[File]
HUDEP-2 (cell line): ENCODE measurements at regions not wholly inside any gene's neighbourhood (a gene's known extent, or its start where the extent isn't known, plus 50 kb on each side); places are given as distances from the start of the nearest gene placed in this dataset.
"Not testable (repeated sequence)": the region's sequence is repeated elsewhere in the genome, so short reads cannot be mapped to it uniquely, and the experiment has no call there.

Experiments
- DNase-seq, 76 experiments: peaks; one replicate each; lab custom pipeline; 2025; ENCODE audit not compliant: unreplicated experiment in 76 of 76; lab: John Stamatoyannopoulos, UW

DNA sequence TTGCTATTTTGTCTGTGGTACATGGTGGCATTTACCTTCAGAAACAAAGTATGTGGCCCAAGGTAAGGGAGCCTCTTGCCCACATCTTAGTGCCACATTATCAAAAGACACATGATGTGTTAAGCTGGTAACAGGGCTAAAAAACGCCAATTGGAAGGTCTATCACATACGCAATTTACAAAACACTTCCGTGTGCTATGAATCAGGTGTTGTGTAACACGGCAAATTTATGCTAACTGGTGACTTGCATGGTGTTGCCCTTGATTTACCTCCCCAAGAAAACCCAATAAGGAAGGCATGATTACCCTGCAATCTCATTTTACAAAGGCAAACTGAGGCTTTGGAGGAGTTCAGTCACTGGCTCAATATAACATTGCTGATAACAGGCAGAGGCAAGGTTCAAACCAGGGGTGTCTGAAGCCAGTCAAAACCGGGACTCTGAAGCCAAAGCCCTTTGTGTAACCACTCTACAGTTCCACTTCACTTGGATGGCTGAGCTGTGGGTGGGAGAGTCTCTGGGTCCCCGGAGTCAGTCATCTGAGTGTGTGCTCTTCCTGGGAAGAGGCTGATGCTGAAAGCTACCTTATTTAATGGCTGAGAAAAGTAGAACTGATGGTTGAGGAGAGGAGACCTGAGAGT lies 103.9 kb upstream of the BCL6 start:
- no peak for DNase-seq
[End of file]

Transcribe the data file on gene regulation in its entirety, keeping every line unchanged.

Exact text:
HUDEP-2 (cell line): ENCODE measurements at regions not wholly inside any gene's neighbourhood (a gene's known extent, or its start where the extent isn't known, plus 50 kb on each side); places are given as distances from the start of the nearest gene placed in this dataset.
"Not testable (repeated sequence)": the region's sequence is repeated elsewhere in the genome, so short reads cannot be mapped to it uniquely, and the experiment has no call there.

Experiments
- DNase-seq, 76 experiments: peaks; one replicate each; lab custom pipeline; 2025; ENCODE audit not compliant: unreplicated experiment in 76 of 76; lab: John Stamatoyannopoulos, UW

DNA sequence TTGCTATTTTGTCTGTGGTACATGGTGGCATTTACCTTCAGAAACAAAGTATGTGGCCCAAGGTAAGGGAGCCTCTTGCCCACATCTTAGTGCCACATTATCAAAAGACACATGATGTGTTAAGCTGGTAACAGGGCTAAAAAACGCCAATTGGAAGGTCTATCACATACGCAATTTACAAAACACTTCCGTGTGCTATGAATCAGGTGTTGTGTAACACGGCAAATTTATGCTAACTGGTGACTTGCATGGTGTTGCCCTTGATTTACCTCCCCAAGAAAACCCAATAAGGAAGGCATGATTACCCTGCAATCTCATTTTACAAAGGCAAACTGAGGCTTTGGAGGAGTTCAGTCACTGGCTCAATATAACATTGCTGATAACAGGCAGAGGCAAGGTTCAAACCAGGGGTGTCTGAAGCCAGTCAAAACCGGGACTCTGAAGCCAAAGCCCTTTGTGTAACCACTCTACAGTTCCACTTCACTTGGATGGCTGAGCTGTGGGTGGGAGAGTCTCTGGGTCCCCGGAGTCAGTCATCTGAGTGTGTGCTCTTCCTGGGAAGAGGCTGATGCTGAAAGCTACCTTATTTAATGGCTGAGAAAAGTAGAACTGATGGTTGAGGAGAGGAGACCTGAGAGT lies 103.9 kb upstream of the BCL6 start:
- no peak for DNase-seq